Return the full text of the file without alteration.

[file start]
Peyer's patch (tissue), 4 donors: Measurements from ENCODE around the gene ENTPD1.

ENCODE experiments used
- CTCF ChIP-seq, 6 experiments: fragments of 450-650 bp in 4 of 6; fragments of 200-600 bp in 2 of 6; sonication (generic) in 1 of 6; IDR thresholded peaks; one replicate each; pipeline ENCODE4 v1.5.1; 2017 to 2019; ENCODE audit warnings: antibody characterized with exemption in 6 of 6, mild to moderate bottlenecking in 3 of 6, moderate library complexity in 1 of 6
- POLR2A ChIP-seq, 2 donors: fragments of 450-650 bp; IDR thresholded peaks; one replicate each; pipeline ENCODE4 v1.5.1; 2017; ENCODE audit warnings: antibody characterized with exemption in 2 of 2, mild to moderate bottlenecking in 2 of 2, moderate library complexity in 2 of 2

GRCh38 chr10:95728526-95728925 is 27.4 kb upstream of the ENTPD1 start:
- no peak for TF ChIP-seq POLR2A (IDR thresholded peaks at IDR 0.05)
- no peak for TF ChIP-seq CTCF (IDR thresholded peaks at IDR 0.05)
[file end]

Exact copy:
Peyer's patch (tissue), 4 donors: Measurements from ENCODE around the gene ENTPD1.

ENCODE experiments used
- CTCF ChIP-seq, 6 experiments: fragments of 450-650 bp in 4 of 6; fragments of 200-600 bp in 2 of 6; sonication (generic) in 1 of 6; IDR thresholded peaks; one replicate each; pipeline ENCODE4 v1.5.1; 2017 to 2019; ENCODE audit warnings: antibody characterized with exemption in 6 of 6, mild to moderate bottlenecking in 3 of 6, moderate library complexity in 1 of 6
- POLR2A ChIP-seq, 2 donors: fragments of 450-650 bp; IDR thresholded peaks; one replicate each; pipeline ENCODE4 v1.5.1; 2017; ENCODE audit warnings: antibody characterized with exemption in 2 of 2, mild to moderate bottlenecking in 2 of 2, moderate library complexity in 2 of 2

GRCh38 chr10:95728526-95728925 is 27.4 kb upstream of the ENTPD1 start:
- no peak for TF ChIP-seq POLR2A (IDR thresholded peaks at IDR 0.05)
- no peak for TF ChIP-seq CTCF (IDR thresholded peaks at IDR 0.05)